We briefly stopped halfway to make sure everything was still tied down to the qamutiks. When pulling a qamutik with your skidoo, you can't stop right away because you'll be rear-ended by the qamutik. The trick is to gradually slow down ahead of time and then come to a complete stop. We arrived at the camp site after driving for 90 minutes. Despite my best efforts, the qamutik I was pulling lightly collided with another. I still need to practice pulling a qamutik when turning.
There was no time to waste; the bivouac site needed to be established. The cadets went to work pitching tents. We brought two white Fort McPherson tents, and two green 5-person arctic tents. The McPherson tents would separately house the male & female cadets, one green tent would be used by the adult staff, and the other green tent would house the food. The food consisted of American-made Meals-Ready-to-Eat, aka MREs. Unfortunately, the Canadian-made Individual Meal Packages (IMPs) were unavailable. The Canadian Armed Forces have priority over IMPs. While the tents were being pitched, two empty qamutiks were pulled to the ends of the camp site. A luggable loo was placed behind each qamutik, effectively creating two separate washrooms (one for males, one for females). The gas cans, naptha fuel, and oil were placed at a designated P.O.L. site, away from the tents. (P.O.L. stands for petroleum, oil, & lubricants).
|Senior cadet Kigutikarjuk carries a blue ground sheet to the male tent.|
As you can see, there was some wind.
|Flat cardboard boxes being broken into pieces.|
We "moved in" to our designated tents after they were pitched. Ground sheets and flattened cardboard boxes were placed inside to create a comfortable floor. Next came the air mattresses, sleeping bags, and kit bags. The cadets who were finished early were tasked with placing all the MRE boxes in the green storage tent.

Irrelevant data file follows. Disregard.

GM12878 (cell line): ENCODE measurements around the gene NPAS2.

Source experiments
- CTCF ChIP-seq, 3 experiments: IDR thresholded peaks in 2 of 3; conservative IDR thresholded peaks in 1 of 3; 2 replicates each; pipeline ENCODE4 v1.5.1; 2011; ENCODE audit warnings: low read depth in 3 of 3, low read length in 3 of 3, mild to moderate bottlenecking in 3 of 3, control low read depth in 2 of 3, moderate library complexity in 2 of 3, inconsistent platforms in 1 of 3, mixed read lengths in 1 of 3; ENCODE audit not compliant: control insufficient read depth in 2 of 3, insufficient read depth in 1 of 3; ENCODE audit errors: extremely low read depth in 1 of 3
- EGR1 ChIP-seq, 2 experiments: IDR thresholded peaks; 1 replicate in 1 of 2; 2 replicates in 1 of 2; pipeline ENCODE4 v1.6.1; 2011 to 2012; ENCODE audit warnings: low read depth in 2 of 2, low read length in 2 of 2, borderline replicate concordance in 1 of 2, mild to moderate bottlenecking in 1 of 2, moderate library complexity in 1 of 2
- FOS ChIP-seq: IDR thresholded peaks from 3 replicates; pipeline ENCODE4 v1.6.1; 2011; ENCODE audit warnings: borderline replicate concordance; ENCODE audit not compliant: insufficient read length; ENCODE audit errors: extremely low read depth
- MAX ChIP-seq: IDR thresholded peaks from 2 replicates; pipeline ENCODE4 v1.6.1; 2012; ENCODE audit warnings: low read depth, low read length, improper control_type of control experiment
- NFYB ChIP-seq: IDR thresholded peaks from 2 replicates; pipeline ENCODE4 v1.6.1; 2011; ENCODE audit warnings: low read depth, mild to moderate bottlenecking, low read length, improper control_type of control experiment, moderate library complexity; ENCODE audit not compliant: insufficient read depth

The cadets were rewarded for their hard work with hot chocolate and granola bars. Clear white snow was collected in large grey pots and melted using the Coleman stoves to provide hot fresh water. The hot chocolate packages came from the MREs.
|Bringing back clear white snow for melting.|
|Lt. May (left) & me on the right.|
As the day came to a close, Lt. May bid me good luck and said that he would be back on Sunday for the trip back to town. I had been preparing for this moment ever since we arrived. The commanding officer would not be staying for the FTX; I would be alone with Ranger Andy and the cadets. The ranger had a satellite phone in the event of an emergency, but help would take about an hour to arrive. This was a test: could I maintain order and complete all the necessary tasks/lessons as an officer cadet out on the land? I intended to show Lt. May and everyone around me that I could. As Lt. May drove away on his skidoo, his shape getting smaller & smaller, I thought to myself, This situation just got real.
Taking a deep breath, I turned around and faced the camp and the cadets. "Alright everyone! Start getting ready for bed. We've got a very long day tomorrow." Once everything was quiet, I retired to my green tent and got into my sleeping bag. As I closed my eyes, I wondered how well I would lead the cadets for the next two days.
To Be Continued . . .